Who is touching their face and hair after just touching bloody and urine-filled patients? So, true story, infectious disease once told us in a staff meeting that they had seen someone have poop on their hands while leaving a room, and our staff lost it. No one does that. We are very aware of blood, poop, urine, and whatever else on us. Maybe it was the 90s and they knew less about blood-borne pathogens then, but gross!
Now don’t even get me started on the organ donation process on this show. Organ donation is a beautiful thing, but the way it is shown on the show is beyond wrong. No one from the primary team – ER staff, surgeon, nurse, anyone – can talk to the patient or family about organ donation. It’s a violation of trust. Who is going to trust you to make a decision for that patient if you’re wanting his or her organs? In real life, we call a organ donation line if the person just died or if an alive person meets certain criteria like a decreased mental status or long-term ventilation. The organ donation team reviews the chart, and only if the patient meets a lot of criteria, someone from the team will come and approach the family. Now, we may all think organ donation, but none of us actively ask.
Question. How is Carol Hathaway a nurse manager and so involved in patient care while also floating all around the hospital? I adore my managers. They have my back, are dedicated to patient well being, and are very approachable. However, they are rarely in the thick of things, and even so, they are the most involved managers I’ve ever worked with. Having Carol be a “nurse manager” and still work as a nurse is unrealistic. Nurse managers have meetings, evaluations, hiring, budgeting, and variety of other responsibilities. Not that they don’t help out because they do, but having Carol run around like a staff nurse or even a charge nurse while calling her a nurse manager is just unrealistic. Too, I have seen her come up in different units too, continuing to care for patients there. Again, not realistic. ER nurses stay in the ER.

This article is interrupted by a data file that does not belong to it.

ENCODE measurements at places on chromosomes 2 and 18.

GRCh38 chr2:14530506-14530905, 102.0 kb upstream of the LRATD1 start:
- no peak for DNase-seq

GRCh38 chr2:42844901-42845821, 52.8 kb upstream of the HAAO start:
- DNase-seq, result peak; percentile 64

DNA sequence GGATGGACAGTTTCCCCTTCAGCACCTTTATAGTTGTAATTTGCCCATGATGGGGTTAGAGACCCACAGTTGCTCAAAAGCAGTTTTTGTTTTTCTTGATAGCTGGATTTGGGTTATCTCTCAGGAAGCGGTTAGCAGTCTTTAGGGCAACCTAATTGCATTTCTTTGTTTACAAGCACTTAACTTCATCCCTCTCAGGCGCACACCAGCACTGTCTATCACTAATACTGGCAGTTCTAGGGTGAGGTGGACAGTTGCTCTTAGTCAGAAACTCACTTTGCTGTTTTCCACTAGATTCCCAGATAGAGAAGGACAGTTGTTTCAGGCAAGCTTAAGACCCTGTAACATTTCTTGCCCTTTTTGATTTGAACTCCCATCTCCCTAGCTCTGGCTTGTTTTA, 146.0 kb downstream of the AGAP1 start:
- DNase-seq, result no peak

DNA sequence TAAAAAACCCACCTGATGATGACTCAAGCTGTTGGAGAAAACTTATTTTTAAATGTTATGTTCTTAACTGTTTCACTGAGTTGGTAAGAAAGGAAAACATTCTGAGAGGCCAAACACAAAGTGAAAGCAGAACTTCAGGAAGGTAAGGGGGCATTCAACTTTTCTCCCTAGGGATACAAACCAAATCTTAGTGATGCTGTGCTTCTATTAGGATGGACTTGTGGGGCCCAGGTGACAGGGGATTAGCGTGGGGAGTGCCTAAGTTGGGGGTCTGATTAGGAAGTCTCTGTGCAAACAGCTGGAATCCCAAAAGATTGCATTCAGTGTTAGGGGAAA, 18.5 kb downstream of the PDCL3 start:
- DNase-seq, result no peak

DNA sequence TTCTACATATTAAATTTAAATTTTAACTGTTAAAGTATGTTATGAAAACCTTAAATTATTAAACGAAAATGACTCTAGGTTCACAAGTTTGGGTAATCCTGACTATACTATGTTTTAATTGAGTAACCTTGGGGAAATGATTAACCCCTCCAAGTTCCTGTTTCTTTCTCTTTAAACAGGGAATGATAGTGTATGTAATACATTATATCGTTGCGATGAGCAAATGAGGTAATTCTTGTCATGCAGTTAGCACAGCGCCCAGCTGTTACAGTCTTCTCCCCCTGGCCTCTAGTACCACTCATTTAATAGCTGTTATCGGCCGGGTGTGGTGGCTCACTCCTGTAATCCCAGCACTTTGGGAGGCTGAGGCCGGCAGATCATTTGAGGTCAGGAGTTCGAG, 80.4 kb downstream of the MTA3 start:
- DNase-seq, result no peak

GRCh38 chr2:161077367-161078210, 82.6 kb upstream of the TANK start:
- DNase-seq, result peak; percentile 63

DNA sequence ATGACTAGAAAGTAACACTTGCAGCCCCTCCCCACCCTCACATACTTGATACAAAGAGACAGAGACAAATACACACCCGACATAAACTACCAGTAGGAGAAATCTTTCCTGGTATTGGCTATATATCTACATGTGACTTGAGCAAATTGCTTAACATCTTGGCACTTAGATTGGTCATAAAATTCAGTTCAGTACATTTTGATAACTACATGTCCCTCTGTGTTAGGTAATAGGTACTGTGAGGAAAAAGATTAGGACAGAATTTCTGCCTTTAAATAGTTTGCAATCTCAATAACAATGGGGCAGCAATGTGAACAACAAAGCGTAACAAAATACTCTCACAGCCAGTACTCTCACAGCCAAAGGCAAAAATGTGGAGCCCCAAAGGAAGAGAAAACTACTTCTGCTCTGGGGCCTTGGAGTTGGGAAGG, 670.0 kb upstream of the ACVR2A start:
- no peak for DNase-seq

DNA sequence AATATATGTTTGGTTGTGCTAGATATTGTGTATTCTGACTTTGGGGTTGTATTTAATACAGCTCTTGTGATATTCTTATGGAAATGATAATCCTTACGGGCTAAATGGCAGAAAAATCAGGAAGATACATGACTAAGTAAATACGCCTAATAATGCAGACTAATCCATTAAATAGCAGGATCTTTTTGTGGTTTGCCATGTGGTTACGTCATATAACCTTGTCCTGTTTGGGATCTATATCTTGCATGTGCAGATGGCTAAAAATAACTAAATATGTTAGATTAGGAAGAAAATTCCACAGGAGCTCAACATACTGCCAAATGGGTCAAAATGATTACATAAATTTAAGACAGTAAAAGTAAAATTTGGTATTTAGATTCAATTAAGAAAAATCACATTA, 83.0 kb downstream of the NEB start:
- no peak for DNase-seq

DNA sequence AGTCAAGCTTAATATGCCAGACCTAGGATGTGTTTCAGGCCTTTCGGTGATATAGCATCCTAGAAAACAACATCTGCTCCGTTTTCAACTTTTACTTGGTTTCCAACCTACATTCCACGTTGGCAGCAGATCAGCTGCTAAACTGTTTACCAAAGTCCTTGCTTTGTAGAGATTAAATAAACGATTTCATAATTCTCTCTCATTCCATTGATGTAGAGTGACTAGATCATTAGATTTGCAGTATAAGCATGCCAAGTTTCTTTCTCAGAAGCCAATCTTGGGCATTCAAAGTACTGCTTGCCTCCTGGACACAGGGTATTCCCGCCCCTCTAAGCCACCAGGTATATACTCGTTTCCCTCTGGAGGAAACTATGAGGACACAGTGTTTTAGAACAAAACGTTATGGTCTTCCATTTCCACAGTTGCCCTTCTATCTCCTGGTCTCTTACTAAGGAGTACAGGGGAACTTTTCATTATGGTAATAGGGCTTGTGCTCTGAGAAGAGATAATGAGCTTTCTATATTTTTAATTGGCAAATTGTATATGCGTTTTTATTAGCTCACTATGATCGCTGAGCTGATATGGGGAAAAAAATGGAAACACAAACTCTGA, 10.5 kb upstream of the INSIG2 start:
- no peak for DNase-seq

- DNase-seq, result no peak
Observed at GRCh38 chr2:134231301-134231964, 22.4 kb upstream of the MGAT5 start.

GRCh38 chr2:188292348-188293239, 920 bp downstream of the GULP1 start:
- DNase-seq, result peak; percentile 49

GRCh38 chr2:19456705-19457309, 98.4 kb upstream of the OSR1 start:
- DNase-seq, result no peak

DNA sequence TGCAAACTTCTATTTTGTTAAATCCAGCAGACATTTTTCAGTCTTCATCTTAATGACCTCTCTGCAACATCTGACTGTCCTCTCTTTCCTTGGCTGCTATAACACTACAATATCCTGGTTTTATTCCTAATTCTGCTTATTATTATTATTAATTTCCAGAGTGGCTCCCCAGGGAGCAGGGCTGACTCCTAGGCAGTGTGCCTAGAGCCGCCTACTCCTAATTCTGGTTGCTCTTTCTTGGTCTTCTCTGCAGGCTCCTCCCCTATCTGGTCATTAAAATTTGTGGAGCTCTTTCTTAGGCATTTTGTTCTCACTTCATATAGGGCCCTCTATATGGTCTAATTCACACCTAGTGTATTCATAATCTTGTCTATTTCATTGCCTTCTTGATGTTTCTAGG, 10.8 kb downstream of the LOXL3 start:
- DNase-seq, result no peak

And if she’s a nurse manager, why would Carol Hathaway ever allow that awful peach color to be the nurse scrub color? For real, that peach color is horrible. I have worked at facilities that require all one color, but it’s been a nice royal blue or dark gray. Something that light is going to get blood or at least pen stains on it. At least season two they address it and change to a nice dark cranberry though some of that ugly peach is still lingering around.
Essentially, I watch ER as I do Friends. Thankfully, someone else thought of this and created a cute little video like it:
Overall, I like the show enough to continue to watch season two. John Carter is probably my least favorite character who seems to be chronically unprepared and complimented on his appearance much too often. And if I have learned one thing (aside from that it’s chem 7, not chem scan), it’s that yes, the comparison to Carol Hathaway is a compliment. 🙂